(Am the OP btw, thought my account was on an old email as I haven't commented in ages, was suprised to see the name revert to my old one)

I don't disagree that you would see an influx of gold, I was just saying that comparing it to the PTR/beta is disingenuous, because it isn't anywhere near the same. The spammers I report have it at $8-10/1k, and claiming that $2-4 will save you weeks or months of work is also off base even with your own numbers. It's still a ridiculously low amount of money for the time investment, but people still enjoy doing dailies and don't think it's a straight grind.

The argument that people would have to buy gold to compete is a little excessive, as people don't have to buy gold to compete in markets now. All it means is that stuff you farm up will go for more. Your Triumph badges and Frost badges will be marketable for more, it just minimizes the value of daililes. Logically, Blizzard would adjust the value of dailies to make it an alternative, since we've seen the implement that as a response to "grind vs. buy gold" in earlier times. If they don't, people will stop doing repetitive dailies and take to mining/herbing or other sources of income that are based on getting paid more by higher market prices.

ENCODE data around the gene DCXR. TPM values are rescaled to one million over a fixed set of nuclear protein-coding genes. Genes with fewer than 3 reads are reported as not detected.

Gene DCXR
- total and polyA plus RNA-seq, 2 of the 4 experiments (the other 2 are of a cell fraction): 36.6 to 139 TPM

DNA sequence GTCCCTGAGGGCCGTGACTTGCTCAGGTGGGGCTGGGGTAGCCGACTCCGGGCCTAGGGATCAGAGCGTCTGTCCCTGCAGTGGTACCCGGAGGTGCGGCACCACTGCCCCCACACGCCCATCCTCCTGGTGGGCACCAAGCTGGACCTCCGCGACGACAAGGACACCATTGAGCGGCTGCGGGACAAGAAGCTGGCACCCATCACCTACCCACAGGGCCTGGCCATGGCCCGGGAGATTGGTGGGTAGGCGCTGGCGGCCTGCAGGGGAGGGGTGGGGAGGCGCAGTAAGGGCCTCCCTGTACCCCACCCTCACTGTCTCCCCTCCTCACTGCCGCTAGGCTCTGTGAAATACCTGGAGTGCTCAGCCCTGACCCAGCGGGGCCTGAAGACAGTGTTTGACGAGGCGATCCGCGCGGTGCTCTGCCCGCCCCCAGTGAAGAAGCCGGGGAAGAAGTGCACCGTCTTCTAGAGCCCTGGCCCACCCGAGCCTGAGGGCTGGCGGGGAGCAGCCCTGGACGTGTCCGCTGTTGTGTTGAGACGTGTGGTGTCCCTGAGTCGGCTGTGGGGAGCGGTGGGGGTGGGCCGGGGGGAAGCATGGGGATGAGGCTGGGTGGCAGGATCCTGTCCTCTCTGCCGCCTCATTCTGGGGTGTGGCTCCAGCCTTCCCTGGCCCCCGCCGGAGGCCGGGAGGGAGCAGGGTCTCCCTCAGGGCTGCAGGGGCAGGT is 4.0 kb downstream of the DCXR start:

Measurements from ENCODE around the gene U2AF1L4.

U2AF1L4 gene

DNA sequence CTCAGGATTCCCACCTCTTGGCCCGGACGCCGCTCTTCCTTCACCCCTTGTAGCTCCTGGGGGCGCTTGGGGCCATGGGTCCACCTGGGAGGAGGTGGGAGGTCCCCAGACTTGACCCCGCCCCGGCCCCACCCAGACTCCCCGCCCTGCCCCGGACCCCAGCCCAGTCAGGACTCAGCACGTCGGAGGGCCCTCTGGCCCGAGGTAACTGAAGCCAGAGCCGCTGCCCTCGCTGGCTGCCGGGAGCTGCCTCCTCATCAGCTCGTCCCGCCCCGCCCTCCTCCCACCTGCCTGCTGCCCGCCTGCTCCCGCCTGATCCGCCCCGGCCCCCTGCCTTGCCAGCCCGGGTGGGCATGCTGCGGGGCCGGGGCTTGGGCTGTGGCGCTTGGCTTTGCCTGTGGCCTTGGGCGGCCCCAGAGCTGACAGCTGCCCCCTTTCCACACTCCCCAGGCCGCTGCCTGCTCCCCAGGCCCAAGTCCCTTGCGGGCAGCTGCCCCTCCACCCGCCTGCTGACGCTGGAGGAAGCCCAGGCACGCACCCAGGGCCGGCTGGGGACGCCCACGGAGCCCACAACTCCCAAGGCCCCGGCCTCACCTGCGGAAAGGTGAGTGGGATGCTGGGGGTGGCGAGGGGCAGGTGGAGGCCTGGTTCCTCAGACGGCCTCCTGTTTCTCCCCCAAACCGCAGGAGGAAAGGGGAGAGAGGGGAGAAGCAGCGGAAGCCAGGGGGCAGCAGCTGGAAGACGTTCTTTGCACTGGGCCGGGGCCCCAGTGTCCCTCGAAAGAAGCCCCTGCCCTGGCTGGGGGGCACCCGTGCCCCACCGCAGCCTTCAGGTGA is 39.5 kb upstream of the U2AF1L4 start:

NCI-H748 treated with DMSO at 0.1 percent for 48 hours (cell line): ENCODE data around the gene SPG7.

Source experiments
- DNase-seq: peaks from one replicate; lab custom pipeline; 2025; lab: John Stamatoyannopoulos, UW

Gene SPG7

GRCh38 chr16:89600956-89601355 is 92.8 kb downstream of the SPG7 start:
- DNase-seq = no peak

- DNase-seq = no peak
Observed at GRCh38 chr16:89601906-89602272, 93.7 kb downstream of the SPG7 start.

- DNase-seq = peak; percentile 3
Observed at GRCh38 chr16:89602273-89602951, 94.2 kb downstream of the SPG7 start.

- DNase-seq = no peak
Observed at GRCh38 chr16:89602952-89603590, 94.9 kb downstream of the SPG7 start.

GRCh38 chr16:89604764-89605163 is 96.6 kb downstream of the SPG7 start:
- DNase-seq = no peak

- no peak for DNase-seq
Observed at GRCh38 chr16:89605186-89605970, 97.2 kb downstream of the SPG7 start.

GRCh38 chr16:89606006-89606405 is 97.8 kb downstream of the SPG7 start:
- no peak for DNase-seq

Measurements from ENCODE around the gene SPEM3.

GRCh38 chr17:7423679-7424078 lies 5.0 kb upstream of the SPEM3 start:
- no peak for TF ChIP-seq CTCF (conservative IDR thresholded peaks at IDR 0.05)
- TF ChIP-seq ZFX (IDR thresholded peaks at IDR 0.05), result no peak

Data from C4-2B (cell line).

Regardless, the inflationary impact will not be that fantastic since people can already do it on the black market, so the increase in demand will not be totally massive. Secondly, inflation does not impact WoW like it impacts RL situations, and extreme examples are close to physically impossible in the way we see hyperinflation played out in RL markets.

Why Blizzard can't (and won't) sell gold {WoW}

Mar 4th 2010 5:13PM Yes, but since the gold would be worth less, the hack would have the same value. You're confusing the real value of the gold with the nominal value, e.g. the number that shows up in your backpack. If prices double, 20k tomorrow is worth 10k today, so if you're hacked today and lose 10k or hacked with doubled prices for 20k, the value of that gold on the market is the same to the goldsellers.